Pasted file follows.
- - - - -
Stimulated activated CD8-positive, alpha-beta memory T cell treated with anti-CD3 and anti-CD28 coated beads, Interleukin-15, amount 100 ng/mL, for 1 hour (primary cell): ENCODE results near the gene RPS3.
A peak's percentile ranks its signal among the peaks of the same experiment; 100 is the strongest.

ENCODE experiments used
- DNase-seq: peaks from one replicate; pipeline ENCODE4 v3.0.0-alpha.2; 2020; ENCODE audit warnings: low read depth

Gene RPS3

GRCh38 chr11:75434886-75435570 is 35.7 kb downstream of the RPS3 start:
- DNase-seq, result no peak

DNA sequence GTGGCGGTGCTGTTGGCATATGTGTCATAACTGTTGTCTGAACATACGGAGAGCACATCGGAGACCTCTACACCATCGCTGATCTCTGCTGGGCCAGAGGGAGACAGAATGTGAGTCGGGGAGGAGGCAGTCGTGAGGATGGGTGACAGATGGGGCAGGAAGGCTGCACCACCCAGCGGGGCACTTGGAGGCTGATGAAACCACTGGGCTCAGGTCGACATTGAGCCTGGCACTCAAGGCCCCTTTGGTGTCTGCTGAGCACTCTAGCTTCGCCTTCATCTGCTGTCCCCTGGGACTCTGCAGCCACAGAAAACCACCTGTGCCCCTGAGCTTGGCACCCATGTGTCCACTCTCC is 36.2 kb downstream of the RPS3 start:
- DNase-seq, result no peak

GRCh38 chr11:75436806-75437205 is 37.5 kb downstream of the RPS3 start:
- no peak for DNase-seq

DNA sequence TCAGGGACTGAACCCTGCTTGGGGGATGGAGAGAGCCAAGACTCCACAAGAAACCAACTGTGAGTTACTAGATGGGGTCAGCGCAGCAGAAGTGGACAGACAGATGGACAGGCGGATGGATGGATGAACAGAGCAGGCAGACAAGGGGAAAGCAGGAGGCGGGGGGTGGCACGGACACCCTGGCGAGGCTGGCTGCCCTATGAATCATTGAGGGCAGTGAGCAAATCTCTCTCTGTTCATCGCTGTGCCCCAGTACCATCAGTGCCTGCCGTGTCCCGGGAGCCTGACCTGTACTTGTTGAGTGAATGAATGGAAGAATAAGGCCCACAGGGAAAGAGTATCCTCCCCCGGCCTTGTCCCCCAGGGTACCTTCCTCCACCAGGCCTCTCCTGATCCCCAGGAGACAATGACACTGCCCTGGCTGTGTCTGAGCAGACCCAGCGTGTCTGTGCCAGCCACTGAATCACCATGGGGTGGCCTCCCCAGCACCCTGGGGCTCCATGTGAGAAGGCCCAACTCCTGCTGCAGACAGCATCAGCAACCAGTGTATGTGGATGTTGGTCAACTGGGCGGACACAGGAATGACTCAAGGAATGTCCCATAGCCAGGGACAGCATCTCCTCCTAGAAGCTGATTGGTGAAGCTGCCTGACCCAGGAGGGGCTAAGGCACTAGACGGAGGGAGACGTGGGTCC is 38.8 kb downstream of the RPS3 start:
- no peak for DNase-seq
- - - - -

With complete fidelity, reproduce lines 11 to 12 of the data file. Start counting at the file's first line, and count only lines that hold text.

- no peak for DNase-seq

DNA sequence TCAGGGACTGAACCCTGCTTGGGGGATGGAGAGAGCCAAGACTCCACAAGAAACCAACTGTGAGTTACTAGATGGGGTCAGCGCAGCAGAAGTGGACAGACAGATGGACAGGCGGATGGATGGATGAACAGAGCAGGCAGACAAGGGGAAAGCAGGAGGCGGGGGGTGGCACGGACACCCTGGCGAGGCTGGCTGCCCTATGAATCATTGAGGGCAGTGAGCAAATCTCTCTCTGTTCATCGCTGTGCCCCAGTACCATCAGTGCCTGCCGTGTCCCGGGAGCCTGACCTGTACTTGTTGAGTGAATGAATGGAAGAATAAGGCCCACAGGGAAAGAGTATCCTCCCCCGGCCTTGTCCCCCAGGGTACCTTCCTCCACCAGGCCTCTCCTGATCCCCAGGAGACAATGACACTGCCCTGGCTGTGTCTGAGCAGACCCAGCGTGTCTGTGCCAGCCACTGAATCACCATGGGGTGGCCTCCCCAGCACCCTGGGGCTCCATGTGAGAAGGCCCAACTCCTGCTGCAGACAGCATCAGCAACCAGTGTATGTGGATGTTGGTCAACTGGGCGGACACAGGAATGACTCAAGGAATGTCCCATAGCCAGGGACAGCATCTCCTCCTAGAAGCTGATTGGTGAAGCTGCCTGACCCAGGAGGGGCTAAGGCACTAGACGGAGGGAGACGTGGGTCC is 38.8 kb downstream of the RPS3 start: